Section 25 of the Sale of Goods Act 1979
The judge identified that “the evaluation of the claim under Section 25 is most usefully conducted by the sequence of steps adopted by Clarke J in Forsythe International (UK) Limited v Silver Shipping Co Limited and Others  lWLR 1334 - The” Saetta””
The judge then set out the steps and slightly adapted them to the facts of the present case, as follows:
“Step 1 - Did the persons who bought or agreed to buy the goods, that is the charterers, obtain possession of the goods with the consent of the seller?
Step 2 - Was there delivery, within the meaning of Section 25, of the bunkers by the charterers to the owners?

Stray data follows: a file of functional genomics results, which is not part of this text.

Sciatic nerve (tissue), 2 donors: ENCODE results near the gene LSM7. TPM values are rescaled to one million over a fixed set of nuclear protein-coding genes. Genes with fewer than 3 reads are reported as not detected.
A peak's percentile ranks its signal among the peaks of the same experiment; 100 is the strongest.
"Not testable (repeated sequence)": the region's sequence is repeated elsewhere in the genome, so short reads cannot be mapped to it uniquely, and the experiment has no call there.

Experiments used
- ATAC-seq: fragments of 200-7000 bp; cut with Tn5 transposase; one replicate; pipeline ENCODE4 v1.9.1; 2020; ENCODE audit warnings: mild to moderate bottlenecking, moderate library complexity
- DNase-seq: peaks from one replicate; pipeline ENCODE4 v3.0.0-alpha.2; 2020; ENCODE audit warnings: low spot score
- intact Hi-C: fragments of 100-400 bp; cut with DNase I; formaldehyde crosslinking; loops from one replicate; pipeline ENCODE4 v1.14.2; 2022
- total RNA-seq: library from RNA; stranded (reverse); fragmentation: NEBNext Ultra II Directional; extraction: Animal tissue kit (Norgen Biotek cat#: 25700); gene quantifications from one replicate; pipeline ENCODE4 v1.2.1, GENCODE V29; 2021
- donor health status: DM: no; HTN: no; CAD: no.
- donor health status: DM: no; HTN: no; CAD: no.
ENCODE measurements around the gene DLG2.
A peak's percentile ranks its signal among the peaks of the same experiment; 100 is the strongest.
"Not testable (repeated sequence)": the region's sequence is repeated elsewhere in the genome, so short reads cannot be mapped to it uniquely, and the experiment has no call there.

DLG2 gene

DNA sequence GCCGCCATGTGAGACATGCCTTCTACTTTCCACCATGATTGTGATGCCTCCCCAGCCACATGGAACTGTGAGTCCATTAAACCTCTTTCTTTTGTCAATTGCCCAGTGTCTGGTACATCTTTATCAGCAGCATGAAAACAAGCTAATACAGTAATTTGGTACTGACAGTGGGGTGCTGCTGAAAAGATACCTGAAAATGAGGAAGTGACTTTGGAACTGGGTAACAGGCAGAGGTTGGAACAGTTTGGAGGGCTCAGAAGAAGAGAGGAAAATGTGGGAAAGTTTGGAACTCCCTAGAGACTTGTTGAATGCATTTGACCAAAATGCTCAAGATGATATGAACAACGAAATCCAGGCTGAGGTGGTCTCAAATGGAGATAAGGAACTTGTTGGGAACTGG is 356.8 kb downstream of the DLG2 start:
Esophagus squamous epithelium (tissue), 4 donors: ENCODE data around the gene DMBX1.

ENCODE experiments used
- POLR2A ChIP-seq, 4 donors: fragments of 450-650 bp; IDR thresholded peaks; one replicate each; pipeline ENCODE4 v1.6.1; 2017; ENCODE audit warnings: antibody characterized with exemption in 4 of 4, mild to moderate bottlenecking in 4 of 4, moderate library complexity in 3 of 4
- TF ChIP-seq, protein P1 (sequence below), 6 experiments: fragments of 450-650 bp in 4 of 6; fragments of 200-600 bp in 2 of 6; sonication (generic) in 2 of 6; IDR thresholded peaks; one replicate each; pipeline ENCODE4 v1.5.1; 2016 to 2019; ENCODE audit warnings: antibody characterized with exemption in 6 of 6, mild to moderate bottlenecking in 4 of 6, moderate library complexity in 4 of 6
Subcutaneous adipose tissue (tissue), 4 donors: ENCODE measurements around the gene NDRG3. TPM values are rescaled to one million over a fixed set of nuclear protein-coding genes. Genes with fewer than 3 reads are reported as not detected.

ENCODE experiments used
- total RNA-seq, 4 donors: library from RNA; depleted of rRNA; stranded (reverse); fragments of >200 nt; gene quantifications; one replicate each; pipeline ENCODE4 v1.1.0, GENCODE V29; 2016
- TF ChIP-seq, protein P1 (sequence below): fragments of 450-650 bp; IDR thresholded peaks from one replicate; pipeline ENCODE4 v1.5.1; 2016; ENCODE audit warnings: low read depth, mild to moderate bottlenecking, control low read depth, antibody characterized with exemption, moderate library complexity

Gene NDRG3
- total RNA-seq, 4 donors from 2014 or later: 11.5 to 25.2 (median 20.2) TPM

Step 3 - Did the owners receive the bunkers in good faith and without notice of any lien or other right of the original seller in respect of the goods?
This is in reality two steps because the owners must establish both that they received the bunkers in good faith and also that they did so without the relevant notice.
Step 4 – If the first three steps are satisfied by the owners what is the meaning of the last part of Section 25(1) "as the same effect as if the person making the delivery ... were a mercantile agent in possession of the goods ... with the consent of the owner". In Forsythe, Clarke J] held that if there was a delivery by the charterers to the owners pursuant to a sale, the charterers were acting in the ordinary course of their business as charterers and were doing something (namely delivering goods pursuant to a sale) which would constitute acting in the ordinary course of business if they were mercantile agents.”
In relation to step one, Oceanconnect did not dispute that Britannia had obtained possession of the bunkers with the consent of Oceanconnect, as the bunkers were received by the vessel on behalf of Britannia.